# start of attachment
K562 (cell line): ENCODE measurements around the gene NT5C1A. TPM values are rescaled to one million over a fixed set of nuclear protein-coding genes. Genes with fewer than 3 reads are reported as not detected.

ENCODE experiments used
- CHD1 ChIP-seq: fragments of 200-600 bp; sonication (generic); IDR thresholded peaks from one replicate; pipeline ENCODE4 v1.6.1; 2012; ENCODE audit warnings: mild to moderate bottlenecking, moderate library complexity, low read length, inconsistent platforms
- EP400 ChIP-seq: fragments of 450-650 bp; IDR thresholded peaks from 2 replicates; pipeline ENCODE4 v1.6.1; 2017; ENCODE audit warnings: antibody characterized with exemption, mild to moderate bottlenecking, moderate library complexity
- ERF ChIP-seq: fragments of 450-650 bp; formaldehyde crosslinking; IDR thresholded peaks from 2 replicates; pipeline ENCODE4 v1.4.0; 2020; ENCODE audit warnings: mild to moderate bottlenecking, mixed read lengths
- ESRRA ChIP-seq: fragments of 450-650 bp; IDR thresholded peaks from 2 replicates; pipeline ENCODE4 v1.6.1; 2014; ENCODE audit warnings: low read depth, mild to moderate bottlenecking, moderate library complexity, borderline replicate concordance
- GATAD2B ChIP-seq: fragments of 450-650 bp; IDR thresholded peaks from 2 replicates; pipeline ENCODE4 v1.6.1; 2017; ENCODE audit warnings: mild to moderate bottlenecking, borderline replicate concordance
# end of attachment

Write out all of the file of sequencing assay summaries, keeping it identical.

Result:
K562 (cell line): ENCODE measurements around the gene NT5C1A. TPM values are rescaled to one million over a fixed set of nuclear protein-coding genes. Genes with fewer than 3 reads are reported as not detected.

ENCODE experiments used
- CHD1 ChIP-seq: fragments of 200-600 bp; sonication (generic); IDR thresholded peaks from one replicate; pipeline ENCODE4 v1.6.1; 2012; ENCODE audit warnings: mild to moderate bottlenecking, moderate library complexity, low read length, inconsistent platforms
- EP400 ChIP-seq: fragments of 450-650 bp; IDR thresholded peaks from 2 replicates; pipeline ENCODE4 v1.6.1; 2017; ENCODE audit warnings: antibody characterized with exemption, mild to moderate bottlenecking, moderate library complexity
- ERF ChIP-seq: fragments of 450-650 bp; formaldehyde crosslinking; IDR thresholded peaks from 2 replicates; pipeline ENCODE4 v1.4.0; 2020; ENCODE audit warnings: mild to moderate bottlenecking, mixed read lengths
- ESRRA ChIP-seq: fragments of 450-650 bp; IDR thresholded peaks from 2 replicates; pipeline ENCODE4 v1.6.1; 2014; ENCODE audit warnings: low read depth, mild to moderate bottlenecking, moderate library complexity, borderline replicate concordance
- GATAD2B ChIP-seq: fragments of 450-650 bp; IDR thresholded peaks from 2 replicates; pipeline ENCODE4 v1.6.1; 2017; ENCODE audit warnings: mild to moderate bottlenecking, borderline replicate concordance